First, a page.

Opinion: BP doesn’t deserve to be trusted on climate marketing

The oil and gas company has a history of greenwashing their brand. Any progress they claim to be making should be met with skepticism.

Elijah Helton, Opinions Editor

Oil and gas company BP announced that it will stop its “corporate reputation advertising,” apparently ending its greenwashing efforts. 

While BP wants the public to think this is a win in the fight against climate change, its move should be met with heavy doses of skepticism until the company actually starts behaving positively.

So, what’s going on? Greenwashing can be used to describe lots of marketing methods, all of which have the goal of portraying a company and its products as environmentally friendly, even (and especially) when they’re not.

This is similar to the model used by cigarette companies who stalled and lied to the public as long as possible before the truth about the health effects of their products became publicly known. Understanding the strategies of Philip Morris, owner of Marlboro, and R. J. Reynolds, owner of Camel, can give us some hints with how to handle the greenwashing of fossil-fuel companies.

In its announcement, BP said it’s pulling the “Possibilities Everywhere” ad campaign. The ads overemphasized the relatively small holdings BP has in the renewable-energy industry, including wind and biofuels. 

All of this was done so the public would view fossil-fuel companies as “part of the solution” on climate change. These are the same companies that, until now, have played a massive role in creating climate change. Oil and gas are huge in the increasing global temperatures and have virtually no place in a climate-conscious future.

But maybe BP is a hero. Maybe they’ve changed with their big announcement about their marketing practices. But two major problems remain.

The company formerly known as British Petroleum needs to lose the second half of its name in order to be actually helpful.”

The immediate issue is BP’s lack of credibility. This is like Philip Morris acknowledging its cigarettes used to be toxic, but now it will promote respiratory health — somehow, trust the company. It’s reasonable to be skeptical of anything the fossil-fuel industry claims.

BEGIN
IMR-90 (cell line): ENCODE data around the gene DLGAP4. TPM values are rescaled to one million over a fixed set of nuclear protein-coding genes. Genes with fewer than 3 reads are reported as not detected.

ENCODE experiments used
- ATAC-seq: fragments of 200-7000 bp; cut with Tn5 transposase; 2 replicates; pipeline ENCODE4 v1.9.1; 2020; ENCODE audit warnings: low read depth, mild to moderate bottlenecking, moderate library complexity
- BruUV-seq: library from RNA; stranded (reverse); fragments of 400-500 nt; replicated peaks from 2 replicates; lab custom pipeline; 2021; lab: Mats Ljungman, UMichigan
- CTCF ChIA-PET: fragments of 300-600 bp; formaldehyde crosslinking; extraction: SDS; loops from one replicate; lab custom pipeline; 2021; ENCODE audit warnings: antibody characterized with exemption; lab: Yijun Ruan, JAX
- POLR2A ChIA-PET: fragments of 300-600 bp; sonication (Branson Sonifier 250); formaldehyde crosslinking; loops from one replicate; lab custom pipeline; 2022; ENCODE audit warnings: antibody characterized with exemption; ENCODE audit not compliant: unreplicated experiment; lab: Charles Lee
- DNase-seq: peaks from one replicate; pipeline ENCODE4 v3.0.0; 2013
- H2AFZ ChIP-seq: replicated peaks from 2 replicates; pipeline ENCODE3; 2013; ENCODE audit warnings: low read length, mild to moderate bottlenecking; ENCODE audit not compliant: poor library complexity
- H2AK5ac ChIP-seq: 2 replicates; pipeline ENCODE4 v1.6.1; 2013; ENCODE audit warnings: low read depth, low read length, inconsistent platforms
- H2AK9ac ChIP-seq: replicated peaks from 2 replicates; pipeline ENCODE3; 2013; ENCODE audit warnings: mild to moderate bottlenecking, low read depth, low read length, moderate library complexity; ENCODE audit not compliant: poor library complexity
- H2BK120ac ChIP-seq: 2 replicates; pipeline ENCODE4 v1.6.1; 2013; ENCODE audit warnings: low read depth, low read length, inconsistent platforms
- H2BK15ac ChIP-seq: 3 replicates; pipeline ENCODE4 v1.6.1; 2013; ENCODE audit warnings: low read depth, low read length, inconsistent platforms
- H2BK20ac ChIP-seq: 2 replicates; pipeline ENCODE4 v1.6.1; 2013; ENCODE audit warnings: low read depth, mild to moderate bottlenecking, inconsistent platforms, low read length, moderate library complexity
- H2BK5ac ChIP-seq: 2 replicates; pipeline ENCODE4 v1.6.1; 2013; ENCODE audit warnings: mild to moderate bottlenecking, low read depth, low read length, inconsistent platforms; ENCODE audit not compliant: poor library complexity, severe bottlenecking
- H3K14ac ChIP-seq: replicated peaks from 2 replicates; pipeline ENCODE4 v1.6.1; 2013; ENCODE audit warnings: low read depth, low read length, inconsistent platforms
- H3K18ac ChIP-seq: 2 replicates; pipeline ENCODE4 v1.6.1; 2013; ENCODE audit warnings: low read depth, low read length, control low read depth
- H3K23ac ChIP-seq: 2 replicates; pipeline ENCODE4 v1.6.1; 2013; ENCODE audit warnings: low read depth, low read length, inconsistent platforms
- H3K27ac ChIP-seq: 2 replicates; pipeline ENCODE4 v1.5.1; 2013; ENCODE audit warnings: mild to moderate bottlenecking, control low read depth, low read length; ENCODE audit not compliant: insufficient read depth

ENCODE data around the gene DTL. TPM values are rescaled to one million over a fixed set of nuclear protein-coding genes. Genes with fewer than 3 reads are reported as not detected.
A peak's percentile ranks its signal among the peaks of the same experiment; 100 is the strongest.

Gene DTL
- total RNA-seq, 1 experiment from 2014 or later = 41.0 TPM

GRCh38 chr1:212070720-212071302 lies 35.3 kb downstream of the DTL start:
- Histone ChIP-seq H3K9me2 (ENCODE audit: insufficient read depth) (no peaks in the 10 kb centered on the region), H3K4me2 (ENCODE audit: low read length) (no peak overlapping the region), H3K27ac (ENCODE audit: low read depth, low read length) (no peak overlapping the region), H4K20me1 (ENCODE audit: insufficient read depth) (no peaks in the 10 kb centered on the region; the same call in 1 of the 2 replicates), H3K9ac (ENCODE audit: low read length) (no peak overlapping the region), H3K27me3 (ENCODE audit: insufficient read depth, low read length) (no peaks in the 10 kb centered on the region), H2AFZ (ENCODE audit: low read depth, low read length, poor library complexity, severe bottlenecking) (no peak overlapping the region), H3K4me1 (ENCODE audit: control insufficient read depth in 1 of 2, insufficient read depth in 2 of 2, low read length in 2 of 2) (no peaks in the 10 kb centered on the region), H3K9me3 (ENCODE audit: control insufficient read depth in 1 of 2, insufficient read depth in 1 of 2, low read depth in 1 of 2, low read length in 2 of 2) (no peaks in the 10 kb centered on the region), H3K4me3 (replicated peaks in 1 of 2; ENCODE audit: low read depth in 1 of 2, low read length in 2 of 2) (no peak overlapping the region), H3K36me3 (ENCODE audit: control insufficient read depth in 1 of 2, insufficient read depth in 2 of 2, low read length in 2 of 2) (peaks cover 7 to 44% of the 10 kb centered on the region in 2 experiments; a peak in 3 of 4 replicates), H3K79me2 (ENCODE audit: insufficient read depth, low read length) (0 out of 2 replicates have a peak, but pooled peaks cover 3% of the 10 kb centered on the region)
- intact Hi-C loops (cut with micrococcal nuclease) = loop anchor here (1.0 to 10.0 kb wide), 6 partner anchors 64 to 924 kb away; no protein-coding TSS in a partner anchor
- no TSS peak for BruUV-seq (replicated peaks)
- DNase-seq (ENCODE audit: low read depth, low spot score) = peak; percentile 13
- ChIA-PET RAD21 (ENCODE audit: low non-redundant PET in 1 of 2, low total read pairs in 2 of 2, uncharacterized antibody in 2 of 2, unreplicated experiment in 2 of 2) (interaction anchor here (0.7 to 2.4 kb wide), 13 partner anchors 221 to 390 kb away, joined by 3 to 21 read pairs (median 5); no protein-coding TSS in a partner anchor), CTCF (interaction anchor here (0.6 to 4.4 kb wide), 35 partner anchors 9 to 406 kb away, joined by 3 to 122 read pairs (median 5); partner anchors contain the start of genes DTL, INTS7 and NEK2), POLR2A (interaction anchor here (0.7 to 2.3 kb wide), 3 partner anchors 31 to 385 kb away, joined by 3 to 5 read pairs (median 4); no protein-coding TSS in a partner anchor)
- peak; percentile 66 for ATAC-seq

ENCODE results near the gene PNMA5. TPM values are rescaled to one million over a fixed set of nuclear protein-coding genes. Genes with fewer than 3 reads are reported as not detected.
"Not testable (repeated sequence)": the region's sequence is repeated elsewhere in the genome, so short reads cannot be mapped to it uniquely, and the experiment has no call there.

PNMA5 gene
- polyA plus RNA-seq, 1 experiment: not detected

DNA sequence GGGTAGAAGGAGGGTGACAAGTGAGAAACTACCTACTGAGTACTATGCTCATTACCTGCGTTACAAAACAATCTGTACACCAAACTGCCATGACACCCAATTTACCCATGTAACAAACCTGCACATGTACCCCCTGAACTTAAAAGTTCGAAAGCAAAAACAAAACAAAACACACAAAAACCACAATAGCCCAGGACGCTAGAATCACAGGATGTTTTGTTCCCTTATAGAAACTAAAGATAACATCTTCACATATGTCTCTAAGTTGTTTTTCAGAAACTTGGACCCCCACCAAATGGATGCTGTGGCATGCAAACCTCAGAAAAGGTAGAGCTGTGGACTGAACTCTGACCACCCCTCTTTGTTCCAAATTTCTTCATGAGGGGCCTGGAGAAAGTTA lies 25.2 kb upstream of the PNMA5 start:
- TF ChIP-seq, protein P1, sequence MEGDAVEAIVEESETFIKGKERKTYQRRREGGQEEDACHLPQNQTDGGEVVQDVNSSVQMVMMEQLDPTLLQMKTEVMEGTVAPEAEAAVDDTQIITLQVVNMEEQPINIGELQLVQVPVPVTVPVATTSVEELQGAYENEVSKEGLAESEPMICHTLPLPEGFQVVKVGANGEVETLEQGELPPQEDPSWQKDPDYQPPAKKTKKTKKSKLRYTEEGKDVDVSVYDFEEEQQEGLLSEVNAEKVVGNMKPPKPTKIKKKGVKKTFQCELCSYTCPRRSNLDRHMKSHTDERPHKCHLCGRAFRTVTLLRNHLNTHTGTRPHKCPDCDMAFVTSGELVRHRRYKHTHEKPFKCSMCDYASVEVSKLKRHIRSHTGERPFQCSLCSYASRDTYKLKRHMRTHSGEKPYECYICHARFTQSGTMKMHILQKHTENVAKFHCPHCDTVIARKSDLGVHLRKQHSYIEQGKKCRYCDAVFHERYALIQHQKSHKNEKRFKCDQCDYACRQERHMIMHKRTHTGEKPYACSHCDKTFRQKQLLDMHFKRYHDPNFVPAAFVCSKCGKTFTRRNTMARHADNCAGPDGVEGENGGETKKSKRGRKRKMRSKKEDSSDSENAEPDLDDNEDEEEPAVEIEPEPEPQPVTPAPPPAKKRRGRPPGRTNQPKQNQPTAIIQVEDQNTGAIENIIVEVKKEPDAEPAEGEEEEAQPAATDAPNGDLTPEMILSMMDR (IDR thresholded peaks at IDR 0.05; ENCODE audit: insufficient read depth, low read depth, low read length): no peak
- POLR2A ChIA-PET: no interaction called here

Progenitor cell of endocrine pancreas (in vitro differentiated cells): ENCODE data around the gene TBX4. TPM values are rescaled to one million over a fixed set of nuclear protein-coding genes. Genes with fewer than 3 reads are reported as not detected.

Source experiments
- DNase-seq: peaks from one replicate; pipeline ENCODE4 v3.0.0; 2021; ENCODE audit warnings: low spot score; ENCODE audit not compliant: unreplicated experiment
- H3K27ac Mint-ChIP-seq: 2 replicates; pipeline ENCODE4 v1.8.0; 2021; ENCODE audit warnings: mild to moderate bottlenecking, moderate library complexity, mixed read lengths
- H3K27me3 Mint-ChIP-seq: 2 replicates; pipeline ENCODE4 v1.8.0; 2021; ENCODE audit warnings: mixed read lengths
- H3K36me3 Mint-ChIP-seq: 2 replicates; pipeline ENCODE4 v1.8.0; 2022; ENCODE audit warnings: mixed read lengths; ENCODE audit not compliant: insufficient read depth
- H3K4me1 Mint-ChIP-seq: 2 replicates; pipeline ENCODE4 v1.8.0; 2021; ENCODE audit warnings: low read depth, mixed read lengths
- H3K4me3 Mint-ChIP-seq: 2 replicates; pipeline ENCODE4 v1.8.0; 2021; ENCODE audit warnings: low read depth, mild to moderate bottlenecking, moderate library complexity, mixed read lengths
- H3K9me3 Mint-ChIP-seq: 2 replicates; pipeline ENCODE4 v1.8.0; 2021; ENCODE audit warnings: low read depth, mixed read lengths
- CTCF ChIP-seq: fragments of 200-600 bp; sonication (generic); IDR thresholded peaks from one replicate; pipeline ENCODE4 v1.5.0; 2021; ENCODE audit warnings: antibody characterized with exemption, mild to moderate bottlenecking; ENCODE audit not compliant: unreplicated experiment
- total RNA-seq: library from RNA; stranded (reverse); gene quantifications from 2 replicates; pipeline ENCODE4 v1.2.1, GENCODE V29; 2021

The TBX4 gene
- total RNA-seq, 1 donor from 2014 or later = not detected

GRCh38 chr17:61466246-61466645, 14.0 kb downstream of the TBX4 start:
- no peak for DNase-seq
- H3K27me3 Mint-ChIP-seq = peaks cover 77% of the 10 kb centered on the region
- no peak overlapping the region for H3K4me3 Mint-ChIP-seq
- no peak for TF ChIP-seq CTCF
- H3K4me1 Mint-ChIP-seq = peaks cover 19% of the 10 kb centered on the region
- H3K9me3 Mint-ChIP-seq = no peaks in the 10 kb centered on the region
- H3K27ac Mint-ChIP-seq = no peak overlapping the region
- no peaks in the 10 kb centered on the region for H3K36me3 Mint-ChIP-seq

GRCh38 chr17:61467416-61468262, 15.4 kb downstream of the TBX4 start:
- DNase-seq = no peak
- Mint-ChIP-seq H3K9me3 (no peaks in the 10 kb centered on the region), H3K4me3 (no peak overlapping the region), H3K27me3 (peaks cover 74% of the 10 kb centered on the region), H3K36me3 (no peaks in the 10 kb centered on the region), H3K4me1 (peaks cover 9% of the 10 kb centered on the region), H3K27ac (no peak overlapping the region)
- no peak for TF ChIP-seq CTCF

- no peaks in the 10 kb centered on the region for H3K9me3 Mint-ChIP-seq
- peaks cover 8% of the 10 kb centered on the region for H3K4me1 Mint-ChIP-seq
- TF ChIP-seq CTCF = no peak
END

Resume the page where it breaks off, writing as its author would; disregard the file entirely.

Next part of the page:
Also, the original problem of fossil fuels still remains. BP’s main products increase carbon emissions thereby making climate change worse. 

There’s no getting around the fact that “the solution” of which companies such as BP want to be a part doesn’t include them. The company formerly known as British Petroleum needs to lose the second half of its name in order to be actually helpful.

BP holds some investments in renewable energy, and that’s a step in the right direction, but we’re out of time for steps. We need to make leaps and bounds in the right direction.

So, what do we actually do? We have some options.

We could take BP at its word. The company says it’ll be carbon neutral by 2050. It seems pretty unlikely that the company will voluntarily achieve that goal. And even if it does, 2050 is far too late for carbon producers as big as BP.

Another approach we can be hopeful, but again, there’s no reason to trust BP. Sure, we can be hopeful that R. J. Reynolds will somehow be better, but that seems ridiculous given its history.

One concrete thing we can do is recognize greenwashing, whether it comes from BP or any other company that’s objective bad for our planet. We should be knowledgeable, skeptical, and wary of any previously bad actor that purport to be actually good now.

BP may want to be part of the future, but it has a lot more to prove than just pulling some ads.

Columns reflect the opinions of the authors and are not necessarily those of the Editorial Board, The Daily Iowan, or other organizations in which the author may be involved.

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